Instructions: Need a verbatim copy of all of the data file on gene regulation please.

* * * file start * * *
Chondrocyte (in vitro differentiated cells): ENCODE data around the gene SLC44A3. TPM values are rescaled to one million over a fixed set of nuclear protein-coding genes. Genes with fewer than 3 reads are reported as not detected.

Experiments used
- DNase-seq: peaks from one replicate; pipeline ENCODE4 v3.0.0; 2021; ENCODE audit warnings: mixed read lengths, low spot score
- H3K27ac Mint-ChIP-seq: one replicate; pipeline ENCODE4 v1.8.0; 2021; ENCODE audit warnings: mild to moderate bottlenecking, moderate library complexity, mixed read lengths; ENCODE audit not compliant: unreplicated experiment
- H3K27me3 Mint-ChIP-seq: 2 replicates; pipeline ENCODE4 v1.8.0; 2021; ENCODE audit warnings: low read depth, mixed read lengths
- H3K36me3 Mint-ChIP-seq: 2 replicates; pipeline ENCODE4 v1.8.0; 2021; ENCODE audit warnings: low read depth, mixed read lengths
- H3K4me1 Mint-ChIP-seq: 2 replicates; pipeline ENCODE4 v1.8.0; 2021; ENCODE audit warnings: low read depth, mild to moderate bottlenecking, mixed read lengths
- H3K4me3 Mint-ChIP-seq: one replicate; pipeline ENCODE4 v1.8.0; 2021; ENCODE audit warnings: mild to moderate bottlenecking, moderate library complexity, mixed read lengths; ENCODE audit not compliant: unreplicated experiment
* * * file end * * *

Chondrocyte (in vitro differentiated cells): ENCODE data around the gene SLC44A3. TPM values are rescaled to one million over a fixed set of nuclear protein-coding genes. Genes with fewer than 3 reads are reported as not detected.

Experiments used
- DNase-seq: peaks from one replicate; pipeline ENCODE4 v3.0.0; 2021; ENCODE audit warnings: mixed read lengths, low spot score
- H3K27ac Mint-ChIP-seq: one replicate; pipeline ENCODE4 v1.8.0; 2021; ENCODE audit warnings: mild to moderate bottlenecking, moderate library complexity, mixed read lengths; ENCODE audit not compliant: unreplicated experiment
- H3K27me3 Mint-ChIP-seq: 2 replicates; pipeline ENCODE4 v1.8.0; 2021; ENCODE audit warnings: low read depth, mixed read lengths
- H3K36me3 Mint-ChIP-seq: 2 replicates; pipeline ENCODE4 v1.8.0; 2021; ENCODE audit warnings: low read depth, mixed read lengths
- H3K4me1 Mint-ChIP-seq: 2 replicates; pipeline ENCODE4 v1.8.0; 2021; ENCODE audit warnings: low read depth, mild to moderate bottlenecking, mixed read lengths
- H3K4me3 Mint-ChIP-seq: one replicate; pipeline ENCODE4 v1.8.0; 2021; ENCODE audit warnings: mild to moderate bottlenecking, moderate library complexity, mixed read lengths; ENCODE audit not compliant: unreplicated experiment